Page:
THE MOTHER’S SAVITRI: Book 5 Canto 3


The Mother Reads Selections from Savitri by Sri Aurobindo

Book Five, The Book of Love
Canto Three, Satyavan and Savitri

Thus Satyavan spoke first to Savitri:
. . .
How art thou named among the sons of men?
. . .
I have heard strange voices cross the ether’s waves,
The centaur’s wizard song has thrilled my ear;
I glimpsed the Apsaras bathing in the pools
And saw the wood-nymphs peering through the leaves;
The winds have shown to me their trampling lords,
I have beheld the princes of the Sun
Burning in thousand-pillared homes of light.
So now my mind could dream and my heart fear
. . .
Thou drov’st thy horses from the Thunderer’s worlds.
[pp. 400; 401]
* * *
Musing she answered: “I am Savitri,
Princess of Madra. Who art thou? What name
Musical on earth expresses thee to men?
What trunk of kings watered by fortunate streams
Has flowered at last upon one happy branch?
[pp. 402-403]
* * *
And Satyavan replied to Savitri:
“In days when yet his sight looked clear on life,
King Dyumathsena once, the Shalwa, reigned
. . .
Heaven’s brilliant gods recalled their careless gifts,
Took from blank eyes their glad and helping ray
. . .
He sojourns in two solitudes, within
And in the solemn rustle of the woods.
Son of that king, I, Satyavan, have lived
Contented, for not yet of thee aware,
In my high peopled loneliness of spirit
[p. 403]
* * *
A visioned spell pursued my boyhood’s hours,
. . .
The neighing pride of rapid life that roams
Wind-maned through our pastures, on my seeing mood
Cast shapes of swiftness; trooping spotted deer
Against the vesper sky became a song
Of evening to the silence of the soul.
I caught for some eternal eye the sudden
Kingfisher flashing to a darkling pool;
A slow swan silvering the azure lake,
A shape of magic whiteness, sailed through dream;
. . .
Pranked butterflies, the conscious flowers of air,
The brilliant long bills in their vivid dress,
The peacock scattering on the breeze his moons
Painted my memory like a frescoed wall.
[pp. 404-405]
* * *
I glimpsed the presence of the One in all.
But still there lacked the last transcendent power
. . .
I shall feel the World-Mother in thy golden limbs
And hear her wisdom in thy sacred voice.
[pp. 405-406]
* * *
“Speak more to me, speak more, O Satyavan,
Speak of thyself and all thou art within;
. . .
Speak till a light shall come into my heart
And my moved mortal mind shall understand
What all the deathless being in me feels.
It knows that thou art he my spirit has sought
Amidst earth’s thronging visages and forms
Across the golden spaces of my life.”
[p. 406]
* * *
And Satyavan like a replying harp
To the insistent calling of a flute
Answered her questioning and let stream to her
His heart in many-coloured waves of speech:
“O golden princess, perfect Savitri,
. . .
Wilt thou not make this mortal bliss thy sphere?
Descend, O Happiness, with thy moon-gold feet,
Enrich earth’s floors upon whose sleep we lie.
[pp. 406; 408]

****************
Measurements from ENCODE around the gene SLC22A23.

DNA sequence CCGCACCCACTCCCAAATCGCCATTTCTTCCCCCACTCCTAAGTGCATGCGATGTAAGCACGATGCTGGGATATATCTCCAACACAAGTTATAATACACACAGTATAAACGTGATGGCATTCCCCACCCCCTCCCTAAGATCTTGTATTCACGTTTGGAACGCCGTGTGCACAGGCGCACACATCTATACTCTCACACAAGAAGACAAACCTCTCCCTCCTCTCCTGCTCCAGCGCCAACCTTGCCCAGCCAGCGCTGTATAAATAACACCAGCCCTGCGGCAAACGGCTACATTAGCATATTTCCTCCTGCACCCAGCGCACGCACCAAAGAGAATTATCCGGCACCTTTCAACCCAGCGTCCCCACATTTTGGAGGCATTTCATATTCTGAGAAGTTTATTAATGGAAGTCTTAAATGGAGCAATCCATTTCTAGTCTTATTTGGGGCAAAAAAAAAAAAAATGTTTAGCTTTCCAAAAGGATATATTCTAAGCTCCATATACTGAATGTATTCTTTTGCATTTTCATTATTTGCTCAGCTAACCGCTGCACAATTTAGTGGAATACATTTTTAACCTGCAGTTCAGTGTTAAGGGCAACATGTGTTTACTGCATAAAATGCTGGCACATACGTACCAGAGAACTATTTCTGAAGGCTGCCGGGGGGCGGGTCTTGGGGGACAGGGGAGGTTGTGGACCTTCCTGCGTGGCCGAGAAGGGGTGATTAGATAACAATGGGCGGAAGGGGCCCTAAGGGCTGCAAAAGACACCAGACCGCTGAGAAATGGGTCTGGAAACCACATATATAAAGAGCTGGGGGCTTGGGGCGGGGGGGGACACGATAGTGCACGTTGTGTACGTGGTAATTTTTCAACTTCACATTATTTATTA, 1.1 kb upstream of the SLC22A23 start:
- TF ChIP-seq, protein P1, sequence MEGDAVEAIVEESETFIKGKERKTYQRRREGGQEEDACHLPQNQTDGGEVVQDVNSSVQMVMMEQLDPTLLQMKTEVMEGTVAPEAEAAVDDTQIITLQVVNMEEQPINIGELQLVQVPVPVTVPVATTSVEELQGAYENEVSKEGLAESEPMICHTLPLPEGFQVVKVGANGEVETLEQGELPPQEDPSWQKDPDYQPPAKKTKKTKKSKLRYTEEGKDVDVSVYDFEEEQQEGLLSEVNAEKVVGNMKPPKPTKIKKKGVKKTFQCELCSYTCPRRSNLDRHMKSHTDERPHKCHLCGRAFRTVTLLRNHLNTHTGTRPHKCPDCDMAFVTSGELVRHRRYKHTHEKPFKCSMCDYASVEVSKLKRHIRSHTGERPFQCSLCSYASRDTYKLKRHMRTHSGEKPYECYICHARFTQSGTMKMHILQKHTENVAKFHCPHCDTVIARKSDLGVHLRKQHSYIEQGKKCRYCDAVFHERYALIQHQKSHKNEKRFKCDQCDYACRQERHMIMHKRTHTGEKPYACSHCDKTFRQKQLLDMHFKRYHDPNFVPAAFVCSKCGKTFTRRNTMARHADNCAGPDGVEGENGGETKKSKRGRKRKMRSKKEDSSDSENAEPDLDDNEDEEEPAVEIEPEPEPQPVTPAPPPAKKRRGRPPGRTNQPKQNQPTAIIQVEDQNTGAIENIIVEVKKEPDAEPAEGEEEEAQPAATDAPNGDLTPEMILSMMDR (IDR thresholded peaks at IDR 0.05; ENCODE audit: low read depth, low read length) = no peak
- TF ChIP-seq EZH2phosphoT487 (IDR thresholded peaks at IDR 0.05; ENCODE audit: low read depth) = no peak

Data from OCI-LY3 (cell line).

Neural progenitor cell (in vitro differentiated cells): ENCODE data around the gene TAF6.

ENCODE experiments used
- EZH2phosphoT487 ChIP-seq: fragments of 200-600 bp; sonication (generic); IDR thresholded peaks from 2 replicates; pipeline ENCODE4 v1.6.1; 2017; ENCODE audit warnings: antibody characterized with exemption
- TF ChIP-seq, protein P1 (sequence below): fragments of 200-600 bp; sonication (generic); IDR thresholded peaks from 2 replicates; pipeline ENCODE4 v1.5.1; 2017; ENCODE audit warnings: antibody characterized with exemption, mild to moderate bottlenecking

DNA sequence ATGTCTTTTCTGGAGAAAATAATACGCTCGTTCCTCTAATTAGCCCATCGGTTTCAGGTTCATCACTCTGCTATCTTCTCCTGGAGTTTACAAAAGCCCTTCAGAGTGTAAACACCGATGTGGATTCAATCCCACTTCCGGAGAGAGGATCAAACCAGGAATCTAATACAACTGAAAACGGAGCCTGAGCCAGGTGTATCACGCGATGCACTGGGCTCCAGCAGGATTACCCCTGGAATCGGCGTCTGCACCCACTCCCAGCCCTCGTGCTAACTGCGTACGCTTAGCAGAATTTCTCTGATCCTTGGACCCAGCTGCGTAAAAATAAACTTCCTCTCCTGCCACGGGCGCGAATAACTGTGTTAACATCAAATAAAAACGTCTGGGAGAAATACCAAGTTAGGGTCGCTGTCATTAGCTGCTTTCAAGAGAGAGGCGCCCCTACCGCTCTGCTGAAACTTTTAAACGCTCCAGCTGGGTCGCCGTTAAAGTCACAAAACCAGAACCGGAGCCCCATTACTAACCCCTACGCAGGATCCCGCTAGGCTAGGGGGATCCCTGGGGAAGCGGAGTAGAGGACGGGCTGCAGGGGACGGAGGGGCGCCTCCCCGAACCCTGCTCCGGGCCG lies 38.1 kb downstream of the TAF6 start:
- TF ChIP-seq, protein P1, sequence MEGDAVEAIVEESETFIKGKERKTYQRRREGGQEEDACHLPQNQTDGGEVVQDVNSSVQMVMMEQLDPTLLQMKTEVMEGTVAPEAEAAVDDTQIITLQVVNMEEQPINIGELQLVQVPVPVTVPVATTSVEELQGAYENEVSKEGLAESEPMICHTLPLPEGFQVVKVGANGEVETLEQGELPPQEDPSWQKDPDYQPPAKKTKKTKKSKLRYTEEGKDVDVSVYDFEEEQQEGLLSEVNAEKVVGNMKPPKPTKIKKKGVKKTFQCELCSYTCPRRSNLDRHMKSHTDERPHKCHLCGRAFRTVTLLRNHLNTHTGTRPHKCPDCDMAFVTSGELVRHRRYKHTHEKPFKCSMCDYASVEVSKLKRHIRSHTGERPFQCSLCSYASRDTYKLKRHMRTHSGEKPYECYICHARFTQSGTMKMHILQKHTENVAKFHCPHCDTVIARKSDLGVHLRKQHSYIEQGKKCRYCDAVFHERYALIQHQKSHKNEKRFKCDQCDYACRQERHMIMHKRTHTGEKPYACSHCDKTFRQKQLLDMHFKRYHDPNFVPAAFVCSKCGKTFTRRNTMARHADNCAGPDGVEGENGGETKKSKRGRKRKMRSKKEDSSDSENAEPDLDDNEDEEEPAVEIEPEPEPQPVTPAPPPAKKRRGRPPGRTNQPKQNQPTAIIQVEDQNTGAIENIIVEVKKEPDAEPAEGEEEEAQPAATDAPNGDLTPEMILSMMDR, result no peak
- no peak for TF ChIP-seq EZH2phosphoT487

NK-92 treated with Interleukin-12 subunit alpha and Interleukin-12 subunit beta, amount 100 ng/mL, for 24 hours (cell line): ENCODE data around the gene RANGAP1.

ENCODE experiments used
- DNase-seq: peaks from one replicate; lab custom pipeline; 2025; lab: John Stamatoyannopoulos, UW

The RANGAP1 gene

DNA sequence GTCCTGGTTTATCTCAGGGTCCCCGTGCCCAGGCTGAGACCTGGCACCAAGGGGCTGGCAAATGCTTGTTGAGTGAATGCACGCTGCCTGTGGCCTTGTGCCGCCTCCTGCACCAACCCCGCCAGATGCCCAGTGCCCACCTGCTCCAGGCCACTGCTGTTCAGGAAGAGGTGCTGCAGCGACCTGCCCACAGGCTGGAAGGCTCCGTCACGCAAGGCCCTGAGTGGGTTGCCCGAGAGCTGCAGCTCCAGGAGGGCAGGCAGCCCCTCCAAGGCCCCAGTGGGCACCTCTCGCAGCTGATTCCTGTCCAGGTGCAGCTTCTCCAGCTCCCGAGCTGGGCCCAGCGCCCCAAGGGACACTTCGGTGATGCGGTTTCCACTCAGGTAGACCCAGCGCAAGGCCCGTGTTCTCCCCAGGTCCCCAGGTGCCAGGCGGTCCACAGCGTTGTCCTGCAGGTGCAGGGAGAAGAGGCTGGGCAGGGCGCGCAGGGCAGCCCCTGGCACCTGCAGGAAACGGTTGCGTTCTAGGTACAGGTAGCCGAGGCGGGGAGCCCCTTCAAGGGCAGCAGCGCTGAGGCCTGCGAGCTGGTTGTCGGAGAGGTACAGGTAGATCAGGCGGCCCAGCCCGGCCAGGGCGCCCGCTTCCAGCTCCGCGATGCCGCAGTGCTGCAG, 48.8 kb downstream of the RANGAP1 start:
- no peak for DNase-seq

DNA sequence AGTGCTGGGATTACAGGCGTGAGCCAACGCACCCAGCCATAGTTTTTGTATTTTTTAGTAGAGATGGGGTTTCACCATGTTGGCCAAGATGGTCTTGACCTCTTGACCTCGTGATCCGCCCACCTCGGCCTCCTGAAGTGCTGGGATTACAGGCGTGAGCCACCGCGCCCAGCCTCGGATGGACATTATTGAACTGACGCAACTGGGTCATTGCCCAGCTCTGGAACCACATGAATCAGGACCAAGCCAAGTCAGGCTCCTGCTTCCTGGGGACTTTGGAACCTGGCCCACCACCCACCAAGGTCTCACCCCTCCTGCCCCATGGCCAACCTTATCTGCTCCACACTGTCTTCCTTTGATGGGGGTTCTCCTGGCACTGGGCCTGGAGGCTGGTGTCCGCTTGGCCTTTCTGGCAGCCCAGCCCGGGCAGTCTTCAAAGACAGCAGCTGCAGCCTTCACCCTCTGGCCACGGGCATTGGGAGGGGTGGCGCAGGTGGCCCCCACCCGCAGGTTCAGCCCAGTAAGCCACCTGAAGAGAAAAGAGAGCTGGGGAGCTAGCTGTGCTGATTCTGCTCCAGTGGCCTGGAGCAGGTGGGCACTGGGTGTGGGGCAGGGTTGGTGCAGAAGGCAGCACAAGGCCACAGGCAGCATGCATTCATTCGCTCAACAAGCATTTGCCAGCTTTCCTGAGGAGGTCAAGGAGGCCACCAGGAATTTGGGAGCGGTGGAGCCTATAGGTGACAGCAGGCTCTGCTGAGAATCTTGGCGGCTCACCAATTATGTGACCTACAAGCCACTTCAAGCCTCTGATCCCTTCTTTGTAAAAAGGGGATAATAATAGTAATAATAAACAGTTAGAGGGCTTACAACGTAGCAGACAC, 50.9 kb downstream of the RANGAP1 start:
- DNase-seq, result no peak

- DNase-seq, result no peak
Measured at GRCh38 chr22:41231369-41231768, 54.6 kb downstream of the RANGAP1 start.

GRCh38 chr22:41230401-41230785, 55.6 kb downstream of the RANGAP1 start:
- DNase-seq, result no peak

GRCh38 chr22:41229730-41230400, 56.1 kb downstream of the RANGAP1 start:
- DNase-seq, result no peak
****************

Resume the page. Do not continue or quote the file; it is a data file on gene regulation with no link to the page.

* * *
“O Satyavan, I have heard thee and I know;
I know that thou and only thou art he.”
Then down she came from her high carven car
Descending with a soft and faltering haste;
. . .
Her gleaming feet upon the green gold sward
Scattered a memory of wandering beams
And lightly pressed the unspoken desire of earth
Cherished in her too brief passing by the soil.
[p. 409]
* * *
Then flitting like pale brilliant moths her hands
Took from the sylvan verge’s sunlit arms
A load of their jewel faces’ clustering swarms,
Companions of the spring-time and the breeze.
A candid garland set with simple forms
Her rapid fingers taught a flower song
The stanzaed movement of a marriage hymn.
[p. 409]
* * *
A sacrament of joy in treasuring palms
She brought, flower-symbol of her offered life,
Then with raised hands that trembled a little now
At the very closeness that her soul desired,
This bond of sweetness, their bright union’s sign,
She laid on the bosom coveted by her love.
[p. 409]
* * *
As if inclined before some gracious god
Who has out of his mist of greatness shone
To fill with beauty his adorer’s hours,
She bowed and touched his feet with worshipping hands;
. . .
And made her body the room of his delight,
Her beating heart a remembrancer of bliss.
[p. 410]
* * *
He bent to her and took into his own
Their married yearning joined like folded hopes;
[p. 410]
* * *
As if a whole rich world suddenly possessed,
Wedded to all he had been became himself,
An inexhaustible joy made his alone,
He gathered all Savitri into his clasp.
[p. 410]
* * *
Then down the narrow path where their lives had met
He led and showed to her her future world,
Love’s refuge and corner of happy solitude.
. . .
Once more she mounted on the carven car
And under the ardour of a fiery noon
Less bright than the splendour of her thoughts and dreams
She sped swift-reined, swift-hearted but still saw
In still lucidities of sight’s inner world
[pp. 411; 412]

End of Book 5 Canto 3


three dots stand for omitted lines, three asterisks indicate also a separate page in the video presentation

Print Friendly, PDF & Email